My friend told me
in the mirror
her face reflected
was like an open wound
and I saw the bluish red
of scarred flesh
I thought was healing
now fluid and flaming cranberry.
And I wanted to stop the bleeding.

I brought ice cubes
tore up the bed sheets
made tourniquets
from my petticoats
and she said, “Oh, your clothes
are soiled,”
but I wanted to stop the bleeding.

I ran for hours
soaking, mopping, wiping, pressing
until my back hurt and
my fingers stiffened
and she said, “You never really
seem happy,”
but I wanted to stop the bleeding
and the curtains, the couch covers,
and the clothes I wore
couldn’t absorb any more
and she said, “Did you write a
poem today?”
Nothing I did,
nothing I did
could stop the bleeding.



 for Jana

You are the strongest
person I know. My most
devoted friend. I respect
your opinions. I like your
mind. Your grace and movement
an aesthetic high. Your
yet unseen vision my deepest
inspiration for man. And that
day when I cried in front of
the 7-11 you took my hand,
I said I was glad to have
a friend. You said I always
did and always would. For
the first time I understood
the photo caption, “We two
form a multitude.”



Not much news here,
the trees have been
exceptionally busy
spilling pollen and leaves
on the steps and walkway.
I do what I can
to make my own messes,
sweeping senseless stacks
that I circle and


I thought of your tonight, Daddy,
being Santa, alone.
Smashing my thumb and surprised
to see the blood running
down the toy was my own.

I thought of you being Santa alone,
and the night I saw you packing
away Mama’s china and a life
you could no longer hold together,

I thought of you tonight, Daddy
and all the blood and time
that falls away in silence
and dries up in a vacuum.


for Linda Brown

We talked
the quiet women
the timid ones,
who want not to go public
and do.
I confessed to not
believing in my own myth,
she admitted being tired of hers,
remarking that while she did
indeed have a center
it wasn’t operational.
Quiet women
writing poetry
in empty rooms
to put away in drawers,
talked of dinner
or the movies
and vacations
god yes, vacations,
quiet women searching
down dark corridors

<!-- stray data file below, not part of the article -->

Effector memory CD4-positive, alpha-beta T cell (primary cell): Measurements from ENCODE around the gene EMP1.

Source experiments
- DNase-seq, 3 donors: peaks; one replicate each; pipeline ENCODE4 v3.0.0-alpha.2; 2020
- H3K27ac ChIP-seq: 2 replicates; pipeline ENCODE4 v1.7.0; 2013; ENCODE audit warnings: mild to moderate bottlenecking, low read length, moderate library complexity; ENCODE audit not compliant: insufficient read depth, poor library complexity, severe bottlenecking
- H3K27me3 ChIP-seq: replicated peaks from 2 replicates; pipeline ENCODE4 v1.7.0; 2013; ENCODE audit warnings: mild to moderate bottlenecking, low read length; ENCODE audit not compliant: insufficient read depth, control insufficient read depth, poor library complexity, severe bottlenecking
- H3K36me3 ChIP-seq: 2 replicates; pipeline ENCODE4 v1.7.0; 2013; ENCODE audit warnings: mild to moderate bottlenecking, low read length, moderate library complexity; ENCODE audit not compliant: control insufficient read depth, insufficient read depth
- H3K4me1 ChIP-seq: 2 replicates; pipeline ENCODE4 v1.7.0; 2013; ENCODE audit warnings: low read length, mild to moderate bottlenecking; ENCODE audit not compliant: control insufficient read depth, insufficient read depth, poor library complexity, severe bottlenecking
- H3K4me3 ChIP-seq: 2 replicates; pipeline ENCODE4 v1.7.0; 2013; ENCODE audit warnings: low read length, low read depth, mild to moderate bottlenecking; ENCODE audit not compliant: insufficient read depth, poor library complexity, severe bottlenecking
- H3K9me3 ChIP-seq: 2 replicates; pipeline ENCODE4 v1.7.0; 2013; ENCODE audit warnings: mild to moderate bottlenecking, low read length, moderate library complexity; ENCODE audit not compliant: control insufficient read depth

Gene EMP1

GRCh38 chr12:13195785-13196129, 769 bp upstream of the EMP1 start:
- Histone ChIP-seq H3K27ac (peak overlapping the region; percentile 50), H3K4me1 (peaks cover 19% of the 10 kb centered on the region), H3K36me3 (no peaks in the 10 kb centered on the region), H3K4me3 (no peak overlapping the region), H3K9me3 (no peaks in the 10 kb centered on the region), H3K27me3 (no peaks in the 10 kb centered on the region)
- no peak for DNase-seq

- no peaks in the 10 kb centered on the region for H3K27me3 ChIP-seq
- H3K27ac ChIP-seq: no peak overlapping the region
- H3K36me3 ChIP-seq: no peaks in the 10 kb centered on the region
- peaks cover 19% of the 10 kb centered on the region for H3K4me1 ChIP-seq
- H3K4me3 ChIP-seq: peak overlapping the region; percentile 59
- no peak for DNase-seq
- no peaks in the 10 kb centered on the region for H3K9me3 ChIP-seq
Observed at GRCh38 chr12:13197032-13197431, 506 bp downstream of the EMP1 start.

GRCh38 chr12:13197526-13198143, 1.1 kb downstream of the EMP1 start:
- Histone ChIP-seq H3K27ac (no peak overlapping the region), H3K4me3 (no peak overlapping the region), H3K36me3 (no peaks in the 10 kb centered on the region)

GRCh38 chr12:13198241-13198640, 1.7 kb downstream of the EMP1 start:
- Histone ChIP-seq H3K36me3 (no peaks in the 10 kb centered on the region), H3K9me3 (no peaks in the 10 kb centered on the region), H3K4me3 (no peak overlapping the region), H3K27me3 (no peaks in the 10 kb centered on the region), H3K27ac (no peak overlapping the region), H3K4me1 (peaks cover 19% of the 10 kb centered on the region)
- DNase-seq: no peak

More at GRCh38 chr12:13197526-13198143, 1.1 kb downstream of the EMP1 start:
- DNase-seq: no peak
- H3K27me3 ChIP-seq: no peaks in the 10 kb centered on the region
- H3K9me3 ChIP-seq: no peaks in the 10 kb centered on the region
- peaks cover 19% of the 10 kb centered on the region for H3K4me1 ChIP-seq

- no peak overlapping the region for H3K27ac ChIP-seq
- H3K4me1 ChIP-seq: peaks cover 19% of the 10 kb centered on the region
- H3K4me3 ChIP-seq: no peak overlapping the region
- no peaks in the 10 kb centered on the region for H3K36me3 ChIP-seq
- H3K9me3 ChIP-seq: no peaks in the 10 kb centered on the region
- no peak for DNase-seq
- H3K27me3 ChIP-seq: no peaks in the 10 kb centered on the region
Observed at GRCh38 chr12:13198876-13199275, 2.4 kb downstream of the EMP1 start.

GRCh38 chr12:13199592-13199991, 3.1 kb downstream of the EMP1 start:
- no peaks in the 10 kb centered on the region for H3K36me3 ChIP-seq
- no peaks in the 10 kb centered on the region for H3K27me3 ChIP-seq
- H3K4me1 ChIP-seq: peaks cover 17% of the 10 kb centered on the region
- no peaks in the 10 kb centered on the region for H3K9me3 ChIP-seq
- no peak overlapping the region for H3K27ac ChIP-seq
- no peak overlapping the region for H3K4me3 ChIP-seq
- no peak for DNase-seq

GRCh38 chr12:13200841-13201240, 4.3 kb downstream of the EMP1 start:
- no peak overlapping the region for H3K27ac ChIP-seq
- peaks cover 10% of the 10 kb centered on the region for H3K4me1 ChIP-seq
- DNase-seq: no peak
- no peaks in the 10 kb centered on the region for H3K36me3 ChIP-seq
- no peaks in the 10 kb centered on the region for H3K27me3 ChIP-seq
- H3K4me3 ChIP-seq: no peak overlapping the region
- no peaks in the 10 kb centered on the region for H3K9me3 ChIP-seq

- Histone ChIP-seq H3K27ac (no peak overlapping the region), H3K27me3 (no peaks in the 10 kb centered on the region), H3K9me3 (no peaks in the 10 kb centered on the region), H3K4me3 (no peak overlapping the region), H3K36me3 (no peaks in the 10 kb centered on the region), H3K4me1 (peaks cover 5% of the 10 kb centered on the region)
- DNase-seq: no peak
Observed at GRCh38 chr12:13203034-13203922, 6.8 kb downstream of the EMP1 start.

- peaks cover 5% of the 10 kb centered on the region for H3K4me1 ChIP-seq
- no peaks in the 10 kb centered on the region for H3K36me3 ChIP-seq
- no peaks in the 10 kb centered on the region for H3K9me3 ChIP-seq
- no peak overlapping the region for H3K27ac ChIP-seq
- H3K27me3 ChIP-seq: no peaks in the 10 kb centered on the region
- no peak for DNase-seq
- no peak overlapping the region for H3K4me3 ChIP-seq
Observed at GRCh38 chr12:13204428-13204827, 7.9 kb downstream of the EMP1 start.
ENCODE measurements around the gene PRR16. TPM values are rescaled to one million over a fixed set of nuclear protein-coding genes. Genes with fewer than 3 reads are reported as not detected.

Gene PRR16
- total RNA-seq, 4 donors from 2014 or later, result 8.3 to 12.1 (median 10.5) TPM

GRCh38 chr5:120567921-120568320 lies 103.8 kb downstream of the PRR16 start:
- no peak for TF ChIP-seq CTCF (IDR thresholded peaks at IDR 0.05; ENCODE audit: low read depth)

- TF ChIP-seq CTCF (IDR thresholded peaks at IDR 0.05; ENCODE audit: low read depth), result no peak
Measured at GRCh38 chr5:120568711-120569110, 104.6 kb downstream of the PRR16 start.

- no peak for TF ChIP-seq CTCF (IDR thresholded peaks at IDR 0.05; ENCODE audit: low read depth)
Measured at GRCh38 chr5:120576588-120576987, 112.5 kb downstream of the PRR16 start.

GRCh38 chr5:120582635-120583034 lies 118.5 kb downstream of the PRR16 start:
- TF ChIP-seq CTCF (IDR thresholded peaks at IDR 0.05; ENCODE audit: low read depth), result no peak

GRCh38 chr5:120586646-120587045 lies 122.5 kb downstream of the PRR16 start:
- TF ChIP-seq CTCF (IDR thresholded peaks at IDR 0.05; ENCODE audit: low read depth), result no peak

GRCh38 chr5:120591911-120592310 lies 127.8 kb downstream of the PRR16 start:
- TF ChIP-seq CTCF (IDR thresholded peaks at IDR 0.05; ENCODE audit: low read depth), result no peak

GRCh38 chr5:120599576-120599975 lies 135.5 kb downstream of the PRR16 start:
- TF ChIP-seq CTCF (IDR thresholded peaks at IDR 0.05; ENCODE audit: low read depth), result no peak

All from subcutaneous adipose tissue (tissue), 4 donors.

neon flashing.
Our skin’s too transparent, Linda
the blood shows through.


Four thousand miles a year
around the block. At three
eighteen we roast marshmallows.
pick up friends who need rides.
Holding together in sand piles
of children and dull friends,
suburban mother strangled to death
by broken shoestrings and smothered
under mounds of holy tennis shoes.
Buy everything.
Nothing comes without its price
and inflation drives up
the cost of even shoestrings.
That sphere where you tighten
eyelets is my head, pared
like an orange, peeled and
Pared, peeled and sectioned,
fallen through stacks of dirty
laundry, picking up pieces,
always missing some part,
the sky fallen down to
the dirt and grass growing
out of the buildings.


Two artists

Two artists in love
fight for the air they breathe,
claw words from each other’s throat
to wring and squeeze dry in metaphor,
the fiercest competition.
I hold my breath,
give you permission to quote
me. Feel robbed when you do.
Word joggers, we compare laps
at dinner. Sneak out notepads
before dessert.
My nightmare memory of Ariel’s
copyright. I wake up kicking.
An old Leonard Cohen line
our contract signed in blood.

Sometimes when we make love
I hear the crushing of bird wings.



At four I scrawled across
the white-washed basement wall,
my first poem in bold
black grease pen,
a high point followed by
a long dipping plateau,
circles curving over
and over themselves,
feeling the absolute flow
of round.
The artist intently involved
with her creation,
the rough prick
of the cement surface,
the rhythm of each
primitive letter,
it must have said
this is me.

#31 to Los Angeles

Staring into the nostrils
of humanity
you sleep together
sharing smelly feet
and house slippers
snores and indigestion,
no doors to close
no shades to pull
the rattle of paper pillows
the clanking of doors
the all-night glare
of station lights
and nameless destinations,
days of rotten coffee
old people and
tuberculin air.

Too long the victim
of public toilets
and filthy linoleum
home becomes important,
with cobwebs in every corner
laundry to wash
and bills to pay
it gives some substance
to this life
tenuous as the trains,
home where it’s
quiet and private
and you hold me
when I’m sleeping.




For years
my throat
mute by
cold daddies
and mean men
Nazi teachers
and husbands
out of town
or fair
always hungry
and friends
who come with
the sound of silver
in their empty


Always in night
temples alone
I picked petals
and dropped
them balanced
point to point
quiver against
my blood dripping
down the altar
midnight eucharist
the poem
my sacrament
and daily

III Cannibalism

Your fork pricking
my flesh you said
you wanted to eat
me bite by bite.
I thought it
but now in the
cold night
shadows of your
neon marquee
your story
told in bold type
my words ripped
from the page
lying flat
I know
there is
nothing left
electrified death
a crushed S
in my hand
screaming, “Give
them back.”

IV Love

With my face smashed
at the wall you
said love
and crushed a
response from me
a moan
you thought it
my last breath
flattened out of
me by the weight
of your self-gratification.
The sound of your dreams
and the silhouette
of your back
too familiar now
I ‘d rather sleep